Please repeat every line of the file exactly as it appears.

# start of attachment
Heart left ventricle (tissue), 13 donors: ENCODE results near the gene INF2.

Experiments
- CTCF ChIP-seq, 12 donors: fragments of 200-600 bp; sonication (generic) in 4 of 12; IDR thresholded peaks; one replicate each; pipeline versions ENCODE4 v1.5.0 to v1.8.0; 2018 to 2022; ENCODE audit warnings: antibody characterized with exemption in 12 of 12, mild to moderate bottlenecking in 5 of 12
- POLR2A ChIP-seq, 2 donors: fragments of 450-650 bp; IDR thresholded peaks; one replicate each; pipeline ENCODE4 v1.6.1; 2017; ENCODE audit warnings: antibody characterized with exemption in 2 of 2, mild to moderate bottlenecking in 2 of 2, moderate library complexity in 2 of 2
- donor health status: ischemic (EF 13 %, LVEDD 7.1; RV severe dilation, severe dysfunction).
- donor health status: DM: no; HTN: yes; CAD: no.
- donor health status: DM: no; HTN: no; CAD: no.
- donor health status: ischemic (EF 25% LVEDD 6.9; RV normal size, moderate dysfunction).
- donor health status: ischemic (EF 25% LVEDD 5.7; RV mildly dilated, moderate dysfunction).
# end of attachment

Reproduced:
Heart left ventricle (tissue), 13 donors: ENCODE results near the gene INF2.

Experiments
- CTCF ChIP-seq, 12 donors: fragments of 200-600 bp; sonication (generic) in 4 of 12; IDR thresholded peaks; one replicate each; pipeline versions ENCODE4 v1.5.0 to v1.8.0; 2018 to 2022; ENCODE audit warnings: antibody characterized with exemption in 12 of 12, mild to moderate bottlenecking in 5 of 12
- POLR2A ChIP-seq, 2 donors: fragments of 450-650 bp; IDR thresholded peaks; one replicate each; pipeline ENCODE4 v1.6.1; 2017; ENCODE audit warnings: antibody characterized with exemption in 2 of 2, mild to moderate bottlenecking in 2 of 2, moderate library complexity in 2 of 2
- donor health status: ischemic (EF 13 %, LVEDD 7.1; RV severe dilation, severe dysfunction).
- donor health status: DM: no; HTN: yes; CAD: no.
- donor health status: DM: no; HTN: no; CAD: no.
- donor health status: ischemic (EF 25% LVEDD 6.9; RV normal size, moderate dysfunction).
- donor health status: ischemic (EF 25% LVEDD 5.7; RV mildly dilated, moderate dysfunction).